then beam the information down to processing centers on the ground.
The main centers are in the United States (near Denver), England (Menwith
Hill), Australia, and Germany. (5)
According to various sources, ECHELON also routinely intercepts Internet
transmissions. The organization allegedly has installed numerous "sniffer"
devices. These "sniffers" collect information from data packets as they
traverse the Internet via several key junctions. It also uses search
software to scan for web sites that may be of interest. (6)
Furthermore, it is believed that ECHELON has even used special underwater
devices which tap into cables that carry phone calls across the seas.
According to published reports, American divers were able to install
surveillance devices on to the underwater cables. One of these taps
was discovered in 1982, but other devices apparently continued to function
It is not known at this point whether ECHELON has been able to tap fiber
optic phone cables.
Finally, if the aforementioned methods fail to garner the desired information,
there is another alternative. Apparently, the nations that are involved
with ECHELON also train special agents to install a variety of special
data collection devices. One of these devices is reputed to be an information
processing kit that is the size of a suitcase. Another such item is
a sophisticated radio receiver that is as small as a credit card. (8)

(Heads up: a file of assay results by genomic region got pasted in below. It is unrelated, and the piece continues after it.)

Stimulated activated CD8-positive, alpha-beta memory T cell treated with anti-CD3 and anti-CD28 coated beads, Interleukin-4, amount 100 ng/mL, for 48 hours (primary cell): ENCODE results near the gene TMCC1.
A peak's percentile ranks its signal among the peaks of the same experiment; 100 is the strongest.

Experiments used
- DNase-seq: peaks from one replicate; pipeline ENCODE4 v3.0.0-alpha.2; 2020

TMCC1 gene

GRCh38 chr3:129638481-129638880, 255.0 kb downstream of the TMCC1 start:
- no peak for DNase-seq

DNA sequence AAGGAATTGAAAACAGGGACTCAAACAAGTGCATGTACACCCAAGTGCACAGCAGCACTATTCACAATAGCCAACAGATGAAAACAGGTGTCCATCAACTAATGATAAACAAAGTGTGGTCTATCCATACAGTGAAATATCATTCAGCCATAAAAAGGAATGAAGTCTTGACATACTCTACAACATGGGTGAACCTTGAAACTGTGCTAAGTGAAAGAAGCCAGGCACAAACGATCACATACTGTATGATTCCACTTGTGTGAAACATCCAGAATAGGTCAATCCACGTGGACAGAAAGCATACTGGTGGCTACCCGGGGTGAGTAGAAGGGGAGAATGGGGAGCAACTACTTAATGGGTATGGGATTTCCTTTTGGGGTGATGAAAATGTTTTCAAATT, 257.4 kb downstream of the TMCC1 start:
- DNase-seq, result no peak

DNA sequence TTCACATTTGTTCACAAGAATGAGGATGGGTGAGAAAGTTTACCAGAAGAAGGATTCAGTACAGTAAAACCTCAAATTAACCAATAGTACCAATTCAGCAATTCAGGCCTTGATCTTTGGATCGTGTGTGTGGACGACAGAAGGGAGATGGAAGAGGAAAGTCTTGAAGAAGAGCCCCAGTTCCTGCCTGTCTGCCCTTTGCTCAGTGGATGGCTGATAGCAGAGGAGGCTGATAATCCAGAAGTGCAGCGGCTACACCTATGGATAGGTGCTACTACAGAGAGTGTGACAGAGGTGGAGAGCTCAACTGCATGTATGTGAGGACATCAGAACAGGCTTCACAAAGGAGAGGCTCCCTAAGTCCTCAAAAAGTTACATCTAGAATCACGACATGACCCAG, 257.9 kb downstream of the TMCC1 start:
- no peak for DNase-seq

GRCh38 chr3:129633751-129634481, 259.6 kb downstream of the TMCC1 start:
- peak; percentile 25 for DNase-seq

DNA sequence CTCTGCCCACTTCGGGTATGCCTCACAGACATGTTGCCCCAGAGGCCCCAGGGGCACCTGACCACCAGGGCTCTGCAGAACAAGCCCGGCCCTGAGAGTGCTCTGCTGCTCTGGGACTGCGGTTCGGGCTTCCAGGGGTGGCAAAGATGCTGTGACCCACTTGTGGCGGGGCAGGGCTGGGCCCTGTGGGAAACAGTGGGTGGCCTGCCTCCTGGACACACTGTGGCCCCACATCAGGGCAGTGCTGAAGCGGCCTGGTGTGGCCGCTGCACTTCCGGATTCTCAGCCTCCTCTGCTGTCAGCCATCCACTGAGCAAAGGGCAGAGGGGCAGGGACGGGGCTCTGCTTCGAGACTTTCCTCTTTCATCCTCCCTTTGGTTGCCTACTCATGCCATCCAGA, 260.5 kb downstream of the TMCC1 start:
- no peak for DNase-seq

After capturing this raw data, ECHELON sifts through them using DICTIONARY.
DICTIONARY is actually a special system of computers which finds pertinent
information by searching for key words, addresses, etc. These search
programs help pare down the voluminous quantity of transmissions which
pass through the ECHELON network every day. These programs also seem
to enable users to focus on any specific subject upon which information
is desired. (9)
Q - If ECHELON is so powerful, why haven't I heard about it before?
The United States government has gone to extreme lengths to keep ECHELON
a secret. To this day, the U.S. government refuses to admit that ECHELON
even exists. We know it exists because both the governments of Australia
(through its Defence Signals Directorate) and New Zealand have admitted
to this fact. (10) However, even with
this revelation, U.S. officials have refused to comment.
This "wall of silence" is beginning to erode. The first report on ECHELON